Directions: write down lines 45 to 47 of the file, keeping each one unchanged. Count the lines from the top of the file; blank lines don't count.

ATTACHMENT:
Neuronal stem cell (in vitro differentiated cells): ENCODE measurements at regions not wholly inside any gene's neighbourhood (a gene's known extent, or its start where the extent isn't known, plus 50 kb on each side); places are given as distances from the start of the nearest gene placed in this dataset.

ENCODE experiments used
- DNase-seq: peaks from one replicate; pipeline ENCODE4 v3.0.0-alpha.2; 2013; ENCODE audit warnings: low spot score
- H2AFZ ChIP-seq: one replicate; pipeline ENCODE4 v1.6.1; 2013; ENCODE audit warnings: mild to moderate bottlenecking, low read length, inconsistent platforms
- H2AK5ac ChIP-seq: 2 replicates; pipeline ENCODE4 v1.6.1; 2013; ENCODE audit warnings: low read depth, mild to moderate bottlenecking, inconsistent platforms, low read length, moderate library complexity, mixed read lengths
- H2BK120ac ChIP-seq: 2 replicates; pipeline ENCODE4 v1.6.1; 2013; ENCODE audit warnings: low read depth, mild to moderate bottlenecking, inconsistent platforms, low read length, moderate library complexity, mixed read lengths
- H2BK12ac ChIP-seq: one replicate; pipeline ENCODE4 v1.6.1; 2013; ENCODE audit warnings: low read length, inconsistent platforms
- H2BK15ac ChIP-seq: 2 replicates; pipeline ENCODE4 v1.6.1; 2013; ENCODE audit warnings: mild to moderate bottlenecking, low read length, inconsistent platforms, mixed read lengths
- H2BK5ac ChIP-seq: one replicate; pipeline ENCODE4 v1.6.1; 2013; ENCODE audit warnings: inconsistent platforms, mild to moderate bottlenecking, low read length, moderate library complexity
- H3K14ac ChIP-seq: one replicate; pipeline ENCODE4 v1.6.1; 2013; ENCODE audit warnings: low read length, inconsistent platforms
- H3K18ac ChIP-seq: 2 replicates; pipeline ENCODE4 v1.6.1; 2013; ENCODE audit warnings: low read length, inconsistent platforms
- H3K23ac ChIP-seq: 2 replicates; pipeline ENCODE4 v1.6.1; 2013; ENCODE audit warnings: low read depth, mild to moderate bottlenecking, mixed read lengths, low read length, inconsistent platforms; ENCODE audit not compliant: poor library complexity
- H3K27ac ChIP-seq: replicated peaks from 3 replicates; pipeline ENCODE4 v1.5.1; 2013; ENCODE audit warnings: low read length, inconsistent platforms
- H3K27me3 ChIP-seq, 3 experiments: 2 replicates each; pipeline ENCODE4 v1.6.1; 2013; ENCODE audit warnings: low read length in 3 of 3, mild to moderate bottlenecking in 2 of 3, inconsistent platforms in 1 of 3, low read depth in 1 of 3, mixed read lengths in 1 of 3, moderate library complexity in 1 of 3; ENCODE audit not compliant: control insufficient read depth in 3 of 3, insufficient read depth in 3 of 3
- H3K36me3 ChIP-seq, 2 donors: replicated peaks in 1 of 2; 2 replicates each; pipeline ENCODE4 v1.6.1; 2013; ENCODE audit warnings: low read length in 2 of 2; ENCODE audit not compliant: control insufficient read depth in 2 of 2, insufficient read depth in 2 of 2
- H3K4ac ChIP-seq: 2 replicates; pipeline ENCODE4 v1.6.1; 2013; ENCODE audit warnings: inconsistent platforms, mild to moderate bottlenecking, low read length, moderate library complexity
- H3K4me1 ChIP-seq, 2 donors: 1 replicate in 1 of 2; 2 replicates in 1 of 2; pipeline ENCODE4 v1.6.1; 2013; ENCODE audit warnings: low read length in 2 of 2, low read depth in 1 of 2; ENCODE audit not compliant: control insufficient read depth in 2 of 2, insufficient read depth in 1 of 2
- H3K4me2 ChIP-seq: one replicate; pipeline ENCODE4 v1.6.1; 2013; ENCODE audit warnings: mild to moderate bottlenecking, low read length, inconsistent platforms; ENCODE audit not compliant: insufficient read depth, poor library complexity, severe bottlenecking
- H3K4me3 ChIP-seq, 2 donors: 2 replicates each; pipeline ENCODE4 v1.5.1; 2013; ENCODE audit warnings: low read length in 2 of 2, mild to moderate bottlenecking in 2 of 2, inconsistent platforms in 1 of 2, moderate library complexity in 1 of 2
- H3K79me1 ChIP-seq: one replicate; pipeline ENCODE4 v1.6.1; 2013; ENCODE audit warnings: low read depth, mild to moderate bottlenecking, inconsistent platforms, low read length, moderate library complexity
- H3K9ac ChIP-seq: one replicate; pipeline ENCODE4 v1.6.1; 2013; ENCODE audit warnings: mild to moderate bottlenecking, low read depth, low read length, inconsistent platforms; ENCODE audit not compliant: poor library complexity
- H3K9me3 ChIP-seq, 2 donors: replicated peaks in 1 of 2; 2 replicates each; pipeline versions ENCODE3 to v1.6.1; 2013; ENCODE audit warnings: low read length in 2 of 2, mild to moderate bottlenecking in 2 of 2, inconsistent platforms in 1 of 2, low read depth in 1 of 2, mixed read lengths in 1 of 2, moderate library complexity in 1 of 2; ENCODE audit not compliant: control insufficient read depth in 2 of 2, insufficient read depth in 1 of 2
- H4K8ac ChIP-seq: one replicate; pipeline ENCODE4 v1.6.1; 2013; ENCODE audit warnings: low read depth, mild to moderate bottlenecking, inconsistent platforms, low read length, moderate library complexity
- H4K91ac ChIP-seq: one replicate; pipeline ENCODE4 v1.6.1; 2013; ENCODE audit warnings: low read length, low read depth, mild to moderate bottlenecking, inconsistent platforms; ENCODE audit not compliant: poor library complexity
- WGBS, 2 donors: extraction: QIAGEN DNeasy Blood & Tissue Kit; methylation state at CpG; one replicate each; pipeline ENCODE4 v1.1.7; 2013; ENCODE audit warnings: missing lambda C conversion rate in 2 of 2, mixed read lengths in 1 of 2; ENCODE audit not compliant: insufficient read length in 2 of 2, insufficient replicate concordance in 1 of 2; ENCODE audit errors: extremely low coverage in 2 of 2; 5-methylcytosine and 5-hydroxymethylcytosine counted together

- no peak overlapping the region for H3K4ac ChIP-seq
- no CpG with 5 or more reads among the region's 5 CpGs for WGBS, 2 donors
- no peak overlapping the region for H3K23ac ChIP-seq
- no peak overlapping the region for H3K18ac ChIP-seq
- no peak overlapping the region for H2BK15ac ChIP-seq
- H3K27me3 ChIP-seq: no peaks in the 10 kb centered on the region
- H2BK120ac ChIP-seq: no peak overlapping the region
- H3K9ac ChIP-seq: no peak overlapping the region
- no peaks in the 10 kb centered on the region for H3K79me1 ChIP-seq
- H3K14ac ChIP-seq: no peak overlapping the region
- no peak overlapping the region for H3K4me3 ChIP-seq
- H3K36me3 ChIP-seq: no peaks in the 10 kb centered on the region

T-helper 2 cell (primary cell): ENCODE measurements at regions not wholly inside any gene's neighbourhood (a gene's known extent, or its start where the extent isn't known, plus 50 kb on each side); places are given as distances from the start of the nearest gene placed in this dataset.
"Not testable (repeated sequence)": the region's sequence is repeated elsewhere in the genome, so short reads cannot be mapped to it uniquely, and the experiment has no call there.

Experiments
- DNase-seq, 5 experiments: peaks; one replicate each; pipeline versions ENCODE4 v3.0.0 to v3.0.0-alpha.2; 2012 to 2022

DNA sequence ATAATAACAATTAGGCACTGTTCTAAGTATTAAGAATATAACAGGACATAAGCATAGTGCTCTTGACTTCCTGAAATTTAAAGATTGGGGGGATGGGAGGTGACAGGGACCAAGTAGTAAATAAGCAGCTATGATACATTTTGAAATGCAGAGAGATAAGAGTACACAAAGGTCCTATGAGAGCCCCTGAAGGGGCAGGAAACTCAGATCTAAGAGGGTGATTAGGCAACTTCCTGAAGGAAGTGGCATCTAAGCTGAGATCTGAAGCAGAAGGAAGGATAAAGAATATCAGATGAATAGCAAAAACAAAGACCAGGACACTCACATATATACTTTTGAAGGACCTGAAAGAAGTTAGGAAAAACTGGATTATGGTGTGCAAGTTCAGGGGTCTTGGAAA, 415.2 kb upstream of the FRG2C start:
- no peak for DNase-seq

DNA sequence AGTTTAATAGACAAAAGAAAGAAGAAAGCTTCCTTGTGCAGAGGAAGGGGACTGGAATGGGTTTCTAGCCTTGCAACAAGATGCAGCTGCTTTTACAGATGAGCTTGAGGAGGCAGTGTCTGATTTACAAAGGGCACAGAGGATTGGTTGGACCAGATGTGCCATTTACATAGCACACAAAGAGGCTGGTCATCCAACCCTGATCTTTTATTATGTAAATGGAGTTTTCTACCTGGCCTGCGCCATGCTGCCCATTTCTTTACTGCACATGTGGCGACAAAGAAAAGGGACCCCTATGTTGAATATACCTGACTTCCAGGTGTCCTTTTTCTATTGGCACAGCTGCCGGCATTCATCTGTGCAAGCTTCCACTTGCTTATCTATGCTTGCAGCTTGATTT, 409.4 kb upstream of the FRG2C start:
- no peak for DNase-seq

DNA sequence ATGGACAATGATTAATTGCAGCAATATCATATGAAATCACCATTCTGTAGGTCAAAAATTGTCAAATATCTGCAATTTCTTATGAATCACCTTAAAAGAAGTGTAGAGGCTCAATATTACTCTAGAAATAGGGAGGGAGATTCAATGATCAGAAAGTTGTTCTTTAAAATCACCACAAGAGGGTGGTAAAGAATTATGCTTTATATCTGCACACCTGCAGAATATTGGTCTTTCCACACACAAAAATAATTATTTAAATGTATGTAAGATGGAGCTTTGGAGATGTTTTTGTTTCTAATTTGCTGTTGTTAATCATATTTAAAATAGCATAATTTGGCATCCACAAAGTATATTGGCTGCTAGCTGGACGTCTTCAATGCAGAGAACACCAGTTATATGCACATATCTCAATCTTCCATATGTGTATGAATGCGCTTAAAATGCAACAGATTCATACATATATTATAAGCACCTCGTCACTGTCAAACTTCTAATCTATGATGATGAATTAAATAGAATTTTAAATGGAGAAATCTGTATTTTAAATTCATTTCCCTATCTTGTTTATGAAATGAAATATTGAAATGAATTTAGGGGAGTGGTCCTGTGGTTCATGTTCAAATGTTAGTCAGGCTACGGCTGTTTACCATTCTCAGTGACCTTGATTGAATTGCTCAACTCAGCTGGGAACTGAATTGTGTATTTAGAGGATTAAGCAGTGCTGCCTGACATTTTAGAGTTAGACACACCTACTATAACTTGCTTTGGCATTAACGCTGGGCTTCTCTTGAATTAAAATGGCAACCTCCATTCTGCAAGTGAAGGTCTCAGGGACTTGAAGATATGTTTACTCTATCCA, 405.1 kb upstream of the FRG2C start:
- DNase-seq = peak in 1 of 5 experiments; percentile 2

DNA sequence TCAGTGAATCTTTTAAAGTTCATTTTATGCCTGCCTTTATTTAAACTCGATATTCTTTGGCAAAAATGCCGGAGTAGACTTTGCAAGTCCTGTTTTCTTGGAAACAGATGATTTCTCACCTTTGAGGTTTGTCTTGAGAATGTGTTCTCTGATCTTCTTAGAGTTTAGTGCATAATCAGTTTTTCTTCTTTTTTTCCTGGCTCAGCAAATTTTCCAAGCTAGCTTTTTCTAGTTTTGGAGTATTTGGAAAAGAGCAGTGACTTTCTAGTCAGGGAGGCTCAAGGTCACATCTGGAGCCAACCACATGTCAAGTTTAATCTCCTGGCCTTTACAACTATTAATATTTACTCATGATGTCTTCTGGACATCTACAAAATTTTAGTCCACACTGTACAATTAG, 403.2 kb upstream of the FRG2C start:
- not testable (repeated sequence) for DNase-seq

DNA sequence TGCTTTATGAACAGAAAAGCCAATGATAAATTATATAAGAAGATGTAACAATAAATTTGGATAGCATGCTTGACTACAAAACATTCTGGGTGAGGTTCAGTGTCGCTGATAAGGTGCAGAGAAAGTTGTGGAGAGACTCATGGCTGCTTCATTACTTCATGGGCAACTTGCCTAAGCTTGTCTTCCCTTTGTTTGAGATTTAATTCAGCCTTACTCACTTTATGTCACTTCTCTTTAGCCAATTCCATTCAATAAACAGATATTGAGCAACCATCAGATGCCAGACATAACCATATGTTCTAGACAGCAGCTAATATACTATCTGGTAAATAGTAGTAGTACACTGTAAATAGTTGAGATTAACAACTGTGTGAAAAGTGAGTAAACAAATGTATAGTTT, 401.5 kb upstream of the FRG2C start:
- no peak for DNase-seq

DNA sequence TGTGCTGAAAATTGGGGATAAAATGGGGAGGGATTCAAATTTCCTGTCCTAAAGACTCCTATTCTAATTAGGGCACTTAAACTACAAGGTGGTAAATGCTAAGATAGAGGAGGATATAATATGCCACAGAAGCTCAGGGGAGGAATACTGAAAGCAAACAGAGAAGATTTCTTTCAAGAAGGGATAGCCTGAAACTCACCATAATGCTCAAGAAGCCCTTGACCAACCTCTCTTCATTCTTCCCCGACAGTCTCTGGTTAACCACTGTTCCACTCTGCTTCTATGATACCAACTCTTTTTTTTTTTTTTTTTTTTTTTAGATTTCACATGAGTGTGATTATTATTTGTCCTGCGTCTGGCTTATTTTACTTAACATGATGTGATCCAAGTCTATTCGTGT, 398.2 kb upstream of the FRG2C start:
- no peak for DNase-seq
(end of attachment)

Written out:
- no peak for DNase-seq

DNA sequence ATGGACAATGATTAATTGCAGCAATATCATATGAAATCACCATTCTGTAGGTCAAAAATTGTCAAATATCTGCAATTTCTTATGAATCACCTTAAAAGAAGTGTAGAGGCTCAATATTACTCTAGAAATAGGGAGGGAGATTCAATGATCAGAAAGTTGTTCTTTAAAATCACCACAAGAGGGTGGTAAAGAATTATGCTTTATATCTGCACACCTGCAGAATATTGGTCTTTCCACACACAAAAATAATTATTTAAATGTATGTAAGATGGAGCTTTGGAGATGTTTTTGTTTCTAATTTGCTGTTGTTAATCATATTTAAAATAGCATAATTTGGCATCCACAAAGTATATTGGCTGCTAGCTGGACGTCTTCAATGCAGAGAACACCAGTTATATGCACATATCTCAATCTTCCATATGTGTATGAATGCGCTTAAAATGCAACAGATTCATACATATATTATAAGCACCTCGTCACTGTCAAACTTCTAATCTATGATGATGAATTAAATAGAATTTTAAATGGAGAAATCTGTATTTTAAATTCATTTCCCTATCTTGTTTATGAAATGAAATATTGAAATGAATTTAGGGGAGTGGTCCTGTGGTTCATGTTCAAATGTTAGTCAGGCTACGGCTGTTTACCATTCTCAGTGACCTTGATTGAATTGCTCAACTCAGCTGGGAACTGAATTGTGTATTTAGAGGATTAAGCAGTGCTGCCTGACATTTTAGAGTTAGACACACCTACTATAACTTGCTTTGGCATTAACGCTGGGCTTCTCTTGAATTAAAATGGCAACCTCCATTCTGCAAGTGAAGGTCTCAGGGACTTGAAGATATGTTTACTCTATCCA, 405.1 kb upstream of the FRG2C start:
- DNase-seq = peak in 1 of 5 experiments; percentile 2